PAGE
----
Commencement of the Present Reign
QUEEN VICTORIA began to reign June 20, 1837, having just completed her eighteenth year; was crowned on the 28th of June in the following year; and was married to her cousin, Prince Albert of Coburg and Gotha, February 10, 1840. In the autumns of 1842, '44, '47, and '48, her majesty visited Scotland, but on each occasion more in a private than in a state capacity; residing at the mansions of the nobility that lay in her route to the Highlands, where the Prince Consort enjoyed the invigorating sports of grouse-shooting and deer-stalking. In 1843 she paid a visit, entirely divested of state formalities, to the late royal family of France; and shortly after made another to her uncle, the king of the Belgians. In 1845, besides making the tour of the English midland counties, the royal pair visited the family of Prince Albert at Coburg and Gotha; receiving the attentions of the various German powers that lay on their outward and homeward route. Her majesty has received in turn the friendly visits of several crowned heads, among whom have been the ex-king of the French, Leopold of Belgium, the king of Saxony, and the emperor of Russia. Such interchanges and attentions are not without their importance; at all events they are characteristic of a new era in the international history of Europe.
The Whig ministry and measures, which had for some time been on the decline, were set aside by a vote of 'no confidence' in the summer of 1841; a dissolution of Parliament was the consequence; and after the new elections, the Opposition was found to be so far in the ascendancy, that Viscount Melbourne tendered his resignation, and retired from public life, leaving Sir Robert Peel again to take the helm of affairs. The Parliament of 1841, under the direction of the Peel ministry, was in many respects one of the most important during the reigning dynasty. Besides passing several measures of benefit to the internal management of the country, it established, by the abolition of the corn-laws and other restrictive duties, the principles of free trade, and in that course Britain has since been followed by other nations; it gave, by the imposition of a property and income tax, a preference to the doctrine of direct taxation; it countenanced in all its diplomatic negotiations the duties and advantages of a peace policy; and engaged less with political theories than with practical and business-like arrangements for the commerce, health, and education of the country. In consequence of ministerial differences, Sir Robert Peel tendered his resignation as premier in June 1846, and was succeeded in office by Lord John Russell, to whom was assigned the further task of carrying out the principles of free trade, of legislating for Ireland in a time of dearth and famine (caused by successive failures of the potato crop), and of adopting some plan of national education - a subject which has been too long neglected in this otherwise great and prosperous empire.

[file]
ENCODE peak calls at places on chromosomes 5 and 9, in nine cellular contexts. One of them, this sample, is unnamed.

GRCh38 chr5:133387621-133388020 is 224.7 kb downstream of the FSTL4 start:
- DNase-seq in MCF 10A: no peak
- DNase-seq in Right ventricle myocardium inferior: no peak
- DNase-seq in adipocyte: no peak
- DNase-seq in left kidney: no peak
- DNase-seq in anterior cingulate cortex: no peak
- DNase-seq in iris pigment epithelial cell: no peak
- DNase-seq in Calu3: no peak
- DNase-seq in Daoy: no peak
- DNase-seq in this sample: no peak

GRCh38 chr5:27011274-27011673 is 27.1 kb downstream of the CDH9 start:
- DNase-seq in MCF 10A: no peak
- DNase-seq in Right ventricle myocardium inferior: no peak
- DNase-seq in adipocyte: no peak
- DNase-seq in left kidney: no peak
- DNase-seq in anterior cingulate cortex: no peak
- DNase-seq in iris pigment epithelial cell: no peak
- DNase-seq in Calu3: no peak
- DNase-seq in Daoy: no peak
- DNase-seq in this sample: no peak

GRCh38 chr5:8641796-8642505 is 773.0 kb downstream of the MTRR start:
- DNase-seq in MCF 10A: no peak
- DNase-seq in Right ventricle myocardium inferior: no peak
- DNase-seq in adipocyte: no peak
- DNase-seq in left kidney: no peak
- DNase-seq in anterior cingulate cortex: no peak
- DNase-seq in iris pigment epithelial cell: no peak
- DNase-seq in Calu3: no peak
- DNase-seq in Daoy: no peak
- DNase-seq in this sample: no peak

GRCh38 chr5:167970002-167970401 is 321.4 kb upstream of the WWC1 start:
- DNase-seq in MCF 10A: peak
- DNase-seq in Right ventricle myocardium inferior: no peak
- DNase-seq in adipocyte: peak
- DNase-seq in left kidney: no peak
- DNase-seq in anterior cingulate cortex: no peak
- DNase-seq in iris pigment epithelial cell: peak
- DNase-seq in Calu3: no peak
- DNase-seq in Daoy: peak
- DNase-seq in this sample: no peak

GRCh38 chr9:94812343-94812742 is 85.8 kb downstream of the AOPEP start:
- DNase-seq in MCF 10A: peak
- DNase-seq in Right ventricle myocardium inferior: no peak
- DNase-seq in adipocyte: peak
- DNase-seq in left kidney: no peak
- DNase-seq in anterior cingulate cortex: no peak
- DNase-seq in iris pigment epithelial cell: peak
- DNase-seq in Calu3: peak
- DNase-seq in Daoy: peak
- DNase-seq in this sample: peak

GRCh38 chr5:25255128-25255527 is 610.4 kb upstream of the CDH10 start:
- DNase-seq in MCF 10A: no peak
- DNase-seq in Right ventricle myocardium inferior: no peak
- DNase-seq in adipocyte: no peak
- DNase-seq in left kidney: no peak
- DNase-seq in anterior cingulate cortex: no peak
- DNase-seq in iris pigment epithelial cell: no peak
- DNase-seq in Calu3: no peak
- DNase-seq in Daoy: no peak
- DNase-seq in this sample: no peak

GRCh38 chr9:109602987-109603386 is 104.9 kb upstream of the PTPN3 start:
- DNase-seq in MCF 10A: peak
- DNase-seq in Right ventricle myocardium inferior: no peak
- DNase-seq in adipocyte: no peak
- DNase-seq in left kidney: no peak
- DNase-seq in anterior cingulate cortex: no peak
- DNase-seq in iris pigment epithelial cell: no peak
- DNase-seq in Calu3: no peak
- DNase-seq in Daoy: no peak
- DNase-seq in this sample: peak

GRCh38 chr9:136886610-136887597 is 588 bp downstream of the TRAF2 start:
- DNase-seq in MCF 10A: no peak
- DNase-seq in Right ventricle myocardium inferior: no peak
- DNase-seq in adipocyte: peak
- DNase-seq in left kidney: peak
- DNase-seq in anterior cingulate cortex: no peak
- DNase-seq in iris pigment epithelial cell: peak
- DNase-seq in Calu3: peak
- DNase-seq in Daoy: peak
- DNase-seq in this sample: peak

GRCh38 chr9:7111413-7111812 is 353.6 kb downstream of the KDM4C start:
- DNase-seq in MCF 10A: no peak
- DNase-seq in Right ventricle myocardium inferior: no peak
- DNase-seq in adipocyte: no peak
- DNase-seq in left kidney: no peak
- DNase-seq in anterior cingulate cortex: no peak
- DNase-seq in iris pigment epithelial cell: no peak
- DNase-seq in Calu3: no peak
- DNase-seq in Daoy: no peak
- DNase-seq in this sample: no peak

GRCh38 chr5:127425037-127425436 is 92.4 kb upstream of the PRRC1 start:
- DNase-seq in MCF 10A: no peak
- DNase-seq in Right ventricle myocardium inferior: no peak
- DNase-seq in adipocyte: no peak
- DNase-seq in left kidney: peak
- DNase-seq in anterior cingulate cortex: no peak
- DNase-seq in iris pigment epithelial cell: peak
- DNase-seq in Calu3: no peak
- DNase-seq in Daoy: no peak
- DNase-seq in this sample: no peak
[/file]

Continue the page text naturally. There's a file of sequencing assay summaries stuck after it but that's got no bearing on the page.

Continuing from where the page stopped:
Since the accession of her majesty, Britain has been on the most friendly terms with the other nations of Europe cooperating with them in the extension and liberation of commerce, the continuance of peace, the suppression of slavery, and the advancement of other measures of importance to civilization. The disputed boundaries between British America and the United States have been determined by friendly negotiation; thus giving permanency in the new world as well as in the old to the spirit of peace and national brotherhood.